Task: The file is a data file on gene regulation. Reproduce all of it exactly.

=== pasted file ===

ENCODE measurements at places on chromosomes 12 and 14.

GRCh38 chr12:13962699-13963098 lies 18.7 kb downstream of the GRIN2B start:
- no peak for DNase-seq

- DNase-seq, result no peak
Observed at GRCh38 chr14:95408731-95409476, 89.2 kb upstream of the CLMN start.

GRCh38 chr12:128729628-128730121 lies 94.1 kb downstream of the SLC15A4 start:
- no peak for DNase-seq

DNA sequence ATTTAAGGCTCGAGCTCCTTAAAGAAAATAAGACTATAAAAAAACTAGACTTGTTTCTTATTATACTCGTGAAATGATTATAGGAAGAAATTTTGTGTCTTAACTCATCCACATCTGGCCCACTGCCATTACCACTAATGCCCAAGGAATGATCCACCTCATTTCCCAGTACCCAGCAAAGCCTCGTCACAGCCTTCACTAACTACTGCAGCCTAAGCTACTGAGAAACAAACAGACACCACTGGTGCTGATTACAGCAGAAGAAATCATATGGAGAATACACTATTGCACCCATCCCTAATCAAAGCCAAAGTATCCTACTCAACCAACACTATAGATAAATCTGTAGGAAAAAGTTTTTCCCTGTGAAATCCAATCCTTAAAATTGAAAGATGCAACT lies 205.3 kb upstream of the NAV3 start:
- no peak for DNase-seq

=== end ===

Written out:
ENCODE measurements at places on chromosomes 12 and 14.

GRCh38 chr12:13962699-13963098 lies 18.7 kb downstream of the GRIN2B start:
- no peak for DNase-seq

- DNase-seq, result no peak
Observed at GRCh38 chr14:95408731-95409476, 89.2 kb upstream of the CLMN start.

GRCh38 chr12:128729628-128730121 lies 94.1 kb downstream of the SLC15A4 start:
- no peak for DNase-seq

DNA sequence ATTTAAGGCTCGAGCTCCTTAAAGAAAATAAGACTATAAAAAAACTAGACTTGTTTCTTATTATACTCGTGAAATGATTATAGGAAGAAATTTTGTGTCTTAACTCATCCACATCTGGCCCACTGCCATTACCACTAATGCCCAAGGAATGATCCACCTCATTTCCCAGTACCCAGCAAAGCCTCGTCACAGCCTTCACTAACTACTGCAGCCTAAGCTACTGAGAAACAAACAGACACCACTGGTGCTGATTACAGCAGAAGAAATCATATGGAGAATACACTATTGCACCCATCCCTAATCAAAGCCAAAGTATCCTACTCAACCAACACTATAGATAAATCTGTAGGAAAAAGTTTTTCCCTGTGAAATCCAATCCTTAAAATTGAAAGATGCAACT lies 205.3 kb upstream of the NAV3 start:
- no peak for DNase-seq